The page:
48-72 hours after a person’s last drink is when the most severe symptoms typically present. These symptoms include delirium, psychosis (where the person believes their visual and auditory disturbances are real), and dangerously high blood pressure. Severe AWS, or delirium tremens, can persist as long as two weeks.3

The majority of alcohol withdrawals are self-managed and occur largely without medical complication.9 However, even mild withdrawals can become intolerable to the point of causing relapse.1 Indeed, many people with AUD relapse to relieve withdrawal symptoms or put off quitting in an attempt to avoid withdrawal symptoms.

When severe AWS sets in, it may be too late or difficult to treat if the person is not under medical supervision. Some risk factors for severe AWS have been identified, but predicting outcomes is difficult.

Because individuals may not yet know if they will experience AWS or, if they do present, how severe symptoms will be, medical supervision may benefit any individual with AUD (regardless of the severity). Medical supervision can help prevent dangerous medical complications of AWS or simply reduce the risk of relapse.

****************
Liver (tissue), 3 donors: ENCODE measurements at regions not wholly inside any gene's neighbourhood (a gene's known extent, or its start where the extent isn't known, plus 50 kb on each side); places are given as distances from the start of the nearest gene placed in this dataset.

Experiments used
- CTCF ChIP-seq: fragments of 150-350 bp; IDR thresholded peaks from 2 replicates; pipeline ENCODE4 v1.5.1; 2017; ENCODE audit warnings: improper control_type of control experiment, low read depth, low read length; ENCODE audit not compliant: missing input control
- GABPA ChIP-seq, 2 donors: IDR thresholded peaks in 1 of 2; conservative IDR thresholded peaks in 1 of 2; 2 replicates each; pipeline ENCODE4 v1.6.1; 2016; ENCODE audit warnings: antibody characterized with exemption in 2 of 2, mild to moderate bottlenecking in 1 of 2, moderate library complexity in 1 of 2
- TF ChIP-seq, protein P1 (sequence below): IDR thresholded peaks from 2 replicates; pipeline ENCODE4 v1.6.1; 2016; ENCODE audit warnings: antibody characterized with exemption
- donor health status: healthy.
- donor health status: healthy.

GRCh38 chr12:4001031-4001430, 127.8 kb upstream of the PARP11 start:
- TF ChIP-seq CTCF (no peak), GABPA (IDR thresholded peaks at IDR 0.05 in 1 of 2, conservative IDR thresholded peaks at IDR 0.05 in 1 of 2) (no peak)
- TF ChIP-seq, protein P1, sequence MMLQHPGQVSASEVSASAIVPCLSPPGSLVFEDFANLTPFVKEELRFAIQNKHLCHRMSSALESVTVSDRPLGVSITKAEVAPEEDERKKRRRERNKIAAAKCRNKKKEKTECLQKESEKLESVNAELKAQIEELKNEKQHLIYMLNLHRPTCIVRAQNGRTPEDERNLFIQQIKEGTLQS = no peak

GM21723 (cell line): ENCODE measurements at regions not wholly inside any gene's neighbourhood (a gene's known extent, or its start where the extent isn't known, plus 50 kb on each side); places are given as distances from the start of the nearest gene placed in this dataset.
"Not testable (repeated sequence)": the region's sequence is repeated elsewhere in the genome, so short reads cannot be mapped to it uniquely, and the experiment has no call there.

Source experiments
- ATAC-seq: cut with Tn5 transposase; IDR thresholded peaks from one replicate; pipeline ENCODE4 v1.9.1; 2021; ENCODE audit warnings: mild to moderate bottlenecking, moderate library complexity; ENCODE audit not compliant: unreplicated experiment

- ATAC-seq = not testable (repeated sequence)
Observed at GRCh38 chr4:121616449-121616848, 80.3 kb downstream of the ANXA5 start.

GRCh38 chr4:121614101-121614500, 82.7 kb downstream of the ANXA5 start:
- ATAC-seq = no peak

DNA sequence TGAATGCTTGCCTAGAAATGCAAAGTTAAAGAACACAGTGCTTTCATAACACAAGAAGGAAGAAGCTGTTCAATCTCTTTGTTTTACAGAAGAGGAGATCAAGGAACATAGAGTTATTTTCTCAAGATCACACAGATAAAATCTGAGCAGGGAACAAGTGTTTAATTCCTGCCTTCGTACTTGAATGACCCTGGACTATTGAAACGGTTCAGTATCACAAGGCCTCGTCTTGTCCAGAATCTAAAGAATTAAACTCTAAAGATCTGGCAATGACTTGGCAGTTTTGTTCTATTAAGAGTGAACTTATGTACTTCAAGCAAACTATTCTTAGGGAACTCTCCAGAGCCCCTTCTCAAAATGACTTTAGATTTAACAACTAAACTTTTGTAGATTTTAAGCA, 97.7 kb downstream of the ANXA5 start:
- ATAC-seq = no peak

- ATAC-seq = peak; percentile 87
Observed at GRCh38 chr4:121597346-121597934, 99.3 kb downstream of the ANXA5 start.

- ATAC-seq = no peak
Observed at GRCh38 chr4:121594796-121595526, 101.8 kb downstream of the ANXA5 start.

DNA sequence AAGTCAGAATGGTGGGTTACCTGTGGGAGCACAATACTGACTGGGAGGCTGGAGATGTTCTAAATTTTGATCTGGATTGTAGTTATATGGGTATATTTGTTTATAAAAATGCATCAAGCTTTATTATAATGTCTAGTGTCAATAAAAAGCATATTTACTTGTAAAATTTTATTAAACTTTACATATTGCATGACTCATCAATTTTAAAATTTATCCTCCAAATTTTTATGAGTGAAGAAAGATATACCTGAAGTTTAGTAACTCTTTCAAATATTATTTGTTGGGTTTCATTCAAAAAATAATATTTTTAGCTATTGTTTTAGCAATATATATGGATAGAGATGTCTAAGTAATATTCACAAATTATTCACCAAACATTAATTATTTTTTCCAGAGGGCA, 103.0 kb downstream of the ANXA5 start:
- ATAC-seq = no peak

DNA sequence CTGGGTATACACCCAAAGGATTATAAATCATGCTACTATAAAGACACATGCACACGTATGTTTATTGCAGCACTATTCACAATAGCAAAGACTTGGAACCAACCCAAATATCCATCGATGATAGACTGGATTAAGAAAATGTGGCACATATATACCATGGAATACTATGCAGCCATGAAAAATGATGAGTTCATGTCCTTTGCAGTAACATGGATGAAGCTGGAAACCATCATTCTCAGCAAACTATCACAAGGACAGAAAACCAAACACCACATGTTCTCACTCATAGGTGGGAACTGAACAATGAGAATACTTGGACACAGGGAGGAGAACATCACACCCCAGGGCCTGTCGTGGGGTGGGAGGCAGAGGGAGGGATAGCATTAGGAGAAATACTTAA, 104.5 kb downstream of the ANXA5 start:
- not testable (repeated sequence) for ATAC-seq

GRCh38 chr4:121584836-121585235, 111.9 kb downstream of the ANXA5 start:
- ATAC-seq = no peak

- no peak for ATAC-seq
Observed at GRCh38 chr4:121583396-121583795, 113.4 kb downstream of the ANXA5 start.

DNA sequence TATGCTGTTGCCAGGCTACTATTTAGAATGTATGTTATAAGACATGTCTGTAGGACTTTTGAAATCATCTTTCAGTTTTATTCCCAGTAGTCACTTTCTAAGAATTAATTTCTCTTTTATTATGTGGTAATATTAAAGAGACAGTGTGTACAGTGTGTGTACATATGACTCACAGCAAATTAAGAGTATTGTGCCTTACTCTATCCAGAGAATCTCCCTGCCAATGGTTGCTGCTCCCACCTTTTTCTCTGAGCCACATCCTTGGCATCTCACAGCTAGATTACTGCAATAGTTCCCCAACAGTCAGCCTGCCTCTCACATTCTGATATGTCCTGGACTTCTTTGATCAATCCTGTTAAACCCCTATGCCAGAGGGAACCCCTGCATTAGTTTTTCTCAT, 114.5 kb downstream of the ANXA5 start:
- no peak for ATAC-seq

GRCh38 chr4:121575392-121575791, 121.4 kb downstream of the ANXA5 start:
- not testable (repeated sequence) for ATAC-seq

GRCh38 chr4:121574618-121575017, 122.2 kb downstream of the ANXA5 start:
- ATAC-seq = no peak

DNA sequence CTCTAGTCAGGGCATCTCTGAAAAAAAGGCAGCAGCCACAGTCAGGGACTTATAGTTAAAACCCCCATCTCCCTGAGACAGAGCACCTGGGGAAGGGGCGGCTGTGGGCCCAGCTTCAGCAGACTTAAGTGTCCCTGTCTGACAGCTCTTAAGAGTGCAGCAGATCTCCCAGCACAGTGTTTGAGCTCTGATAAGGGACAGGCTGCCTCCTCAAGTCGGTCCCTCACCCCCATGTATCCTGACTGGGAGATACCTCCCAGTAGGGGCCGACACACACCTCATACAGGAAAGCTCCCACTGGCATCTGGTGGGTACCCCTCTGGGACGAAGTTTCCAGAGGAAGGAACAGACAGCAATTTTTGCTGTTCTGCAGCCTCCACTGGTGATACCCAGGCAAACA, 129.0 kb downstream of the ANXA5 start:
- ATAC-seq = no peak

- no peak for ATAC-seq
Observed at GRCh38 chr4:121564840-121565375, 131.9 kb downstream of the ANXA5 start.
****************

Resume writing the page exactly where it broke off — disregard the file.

Who Is At Risk of Alcohol Withdrawal Syndrome?

At risk for AWS are, first and foremost, those who consume alcohol excessively over a prolonged period of time. Recommendations for alcohol use usually stipulate no more than 2 “standard drinks” per day for men and 1 standard drink per day for women.12

A “standard drink” is considered either:

  • 12 oz of beer, 5% alcohol by volume